Skip to main content
U.S. flag

An official website of the United States government

Beechcraft King Air 350/360CER

A small blue and white turboprop on the tarmac on sunny day

Credit: NOAA

Tail Numbers: N65RF N67RF N68RF
Call Signs: NOAA65 NOAA67 NOAA68


Length: 46.66 ft
Wingspan: 57.91 ft
Range: 2300 nautical miles
Speed: 245.00 knots
Endurance: 8.00 hours
Maximum Gross Takeoff Weight: 16500 lbs
Maximum Gross Landing Weight: 15675 lbs
Ceiling: 35000 ft
Engine: Pratt & Whitney Canada PT6A-67A

About the aircraft

NOAA operates two Beechcraft King Air 350 CERs and one King Air 360CER. These versatile, twin-engine, extended-range turboprop aircraft primarily support coastal mapping, snow and soil moisture surveys, and emergency response missions.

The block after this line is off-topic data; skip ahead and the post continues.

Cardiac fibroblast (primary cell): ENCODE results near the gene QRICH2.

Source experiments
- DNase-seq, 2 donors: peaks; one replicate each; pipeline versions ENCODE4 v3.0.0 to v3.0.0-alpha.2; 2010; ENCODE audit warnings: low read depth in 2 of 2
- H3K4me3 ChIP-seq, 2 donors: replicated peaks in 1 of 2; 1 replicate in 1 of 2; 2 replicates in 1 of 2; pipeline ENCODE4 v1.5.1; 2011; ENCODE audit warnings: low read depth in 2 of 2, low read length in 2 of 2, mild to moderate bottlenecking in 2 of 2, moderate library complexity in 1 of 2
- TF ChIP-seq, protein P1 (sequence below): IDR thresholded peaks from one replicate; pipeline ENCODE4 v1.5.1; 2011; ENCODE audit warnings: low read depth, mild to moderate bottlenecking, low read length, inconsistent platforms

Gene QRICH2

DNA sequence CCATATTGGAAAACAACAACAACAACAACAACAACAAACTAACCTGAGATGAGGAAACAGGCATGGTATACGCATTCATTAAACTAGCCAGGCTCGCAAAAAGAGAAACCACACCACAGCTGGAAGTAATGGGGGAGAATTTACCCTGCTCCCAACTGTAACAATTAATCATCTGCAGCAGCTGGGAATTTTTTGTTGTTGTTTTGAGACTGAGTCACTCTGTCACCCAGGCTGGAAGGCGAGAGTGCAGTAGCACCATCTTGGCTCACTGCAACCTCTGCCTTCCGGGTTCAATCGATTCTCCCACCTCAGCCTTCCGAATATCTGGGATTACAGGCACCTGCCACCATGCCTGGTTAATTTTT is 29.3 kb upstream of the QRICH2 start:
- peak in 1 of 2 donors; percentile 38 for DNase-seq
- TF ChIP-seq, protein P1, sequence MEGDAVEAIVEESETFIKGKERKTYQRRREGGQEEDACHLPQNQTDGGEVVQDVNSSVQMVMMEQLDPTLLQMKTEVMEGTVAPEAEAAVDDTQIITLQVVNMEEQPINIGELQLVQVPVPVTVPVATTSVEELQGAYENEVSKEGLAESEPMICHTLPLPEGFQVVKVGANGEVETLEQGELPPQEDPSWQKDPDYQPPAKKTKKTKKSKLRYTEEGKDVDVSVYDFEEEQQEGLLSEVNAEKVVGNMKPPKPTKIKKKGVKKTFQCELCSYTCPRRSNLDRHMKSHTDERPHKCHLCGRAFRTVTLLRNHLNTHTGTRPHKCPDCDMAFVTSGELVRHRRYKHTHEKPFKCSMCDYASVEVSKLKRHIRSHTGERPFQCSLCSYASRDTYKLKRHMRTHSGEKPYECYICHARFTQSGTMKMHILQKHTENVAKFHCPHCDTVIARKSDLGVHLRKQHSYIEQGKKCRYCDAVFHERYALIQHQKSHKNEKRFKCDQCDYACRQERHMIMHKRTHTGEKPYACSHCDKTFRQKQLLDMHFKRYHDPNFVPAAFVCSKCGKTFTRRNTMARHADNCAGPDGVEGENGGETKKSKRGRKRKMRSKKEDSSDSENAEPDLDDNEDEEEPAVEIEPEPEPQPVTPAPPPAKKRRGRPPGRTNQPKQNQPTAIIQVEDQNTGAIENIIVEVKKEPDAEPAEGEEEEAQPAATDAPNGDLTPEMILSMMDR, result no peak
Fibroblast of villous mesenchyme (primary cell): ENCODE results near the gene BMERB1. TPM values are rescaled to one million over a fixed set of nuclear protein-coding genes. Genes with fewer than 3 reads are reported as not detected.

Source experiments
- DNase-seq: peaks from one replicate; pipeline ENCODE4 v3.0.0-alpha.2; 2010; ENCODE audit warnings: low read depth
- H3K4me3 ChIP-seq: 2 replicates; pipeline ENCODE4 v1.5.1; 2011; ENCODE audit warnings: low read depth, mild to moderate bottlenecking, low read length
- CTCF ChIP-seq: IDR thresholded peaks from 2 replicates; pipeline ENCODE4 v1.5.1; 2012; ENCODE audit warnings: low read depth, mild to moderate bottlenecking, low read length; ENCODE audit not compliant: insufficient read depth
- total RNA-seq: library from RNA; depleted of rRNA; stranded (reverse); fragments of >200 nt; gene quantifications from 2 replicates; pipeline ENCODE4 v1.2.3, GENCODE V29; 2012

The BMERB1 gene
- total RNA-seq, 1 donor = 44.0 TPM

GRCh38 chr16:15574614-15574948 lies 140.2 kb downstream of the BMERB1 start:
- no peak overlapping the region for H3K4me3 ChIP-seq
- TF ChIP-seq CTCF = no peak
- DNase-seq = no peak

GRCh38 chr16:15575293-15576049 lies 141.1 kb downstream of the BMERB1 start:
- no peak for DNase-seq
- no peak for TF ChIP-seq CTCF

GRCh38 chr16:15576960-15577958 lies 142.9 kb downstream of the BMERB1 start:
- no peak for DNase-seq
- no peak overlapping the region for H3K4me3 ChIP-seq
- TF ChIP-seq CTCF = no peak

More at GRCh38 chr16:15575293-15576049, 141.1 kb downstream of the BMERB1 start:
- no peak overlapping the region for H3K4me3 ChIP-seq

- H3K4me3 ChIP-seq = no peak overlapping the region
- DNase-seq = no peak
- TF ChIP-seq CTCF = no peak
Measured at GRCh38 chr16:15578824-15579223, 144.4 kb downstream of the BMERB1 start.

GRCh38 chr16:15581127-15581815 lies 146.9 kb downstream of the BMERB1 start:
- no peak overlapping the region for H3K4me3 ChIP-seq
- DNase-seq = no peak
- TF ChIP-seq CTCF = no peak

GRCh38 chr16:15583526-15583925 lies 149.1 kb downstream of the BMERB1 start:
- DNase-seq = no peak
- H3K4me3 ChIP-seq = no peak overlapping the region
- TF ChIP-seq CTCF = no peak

The aircraft feature two large downward-facing sensor ports that can support a wide variety of remote sensing systems, including digital cameras, multispectral and hyperspectral sensors, topographic and bathymetric LIDAR systems, and gamma radiation detectors.

Normal aircraft configuration includes seating for two pilots, a sensor operator, and 1-2 additional crew members, depending on the amount of sensor equipment installed. With extended range capabilities, this aircraft can collect critical information while remaining airborne for 7 to 8 hours depending on fuel and payload.

The dual-sensor port modification allows simultaneous data collection from multiple sensors, enhancing sensor capabilities. Optical grade glass plates in the sensor ports allow the cabin to remain pressurized; the optical plates can be removed and the aircraft operated unpressurized, if required for science.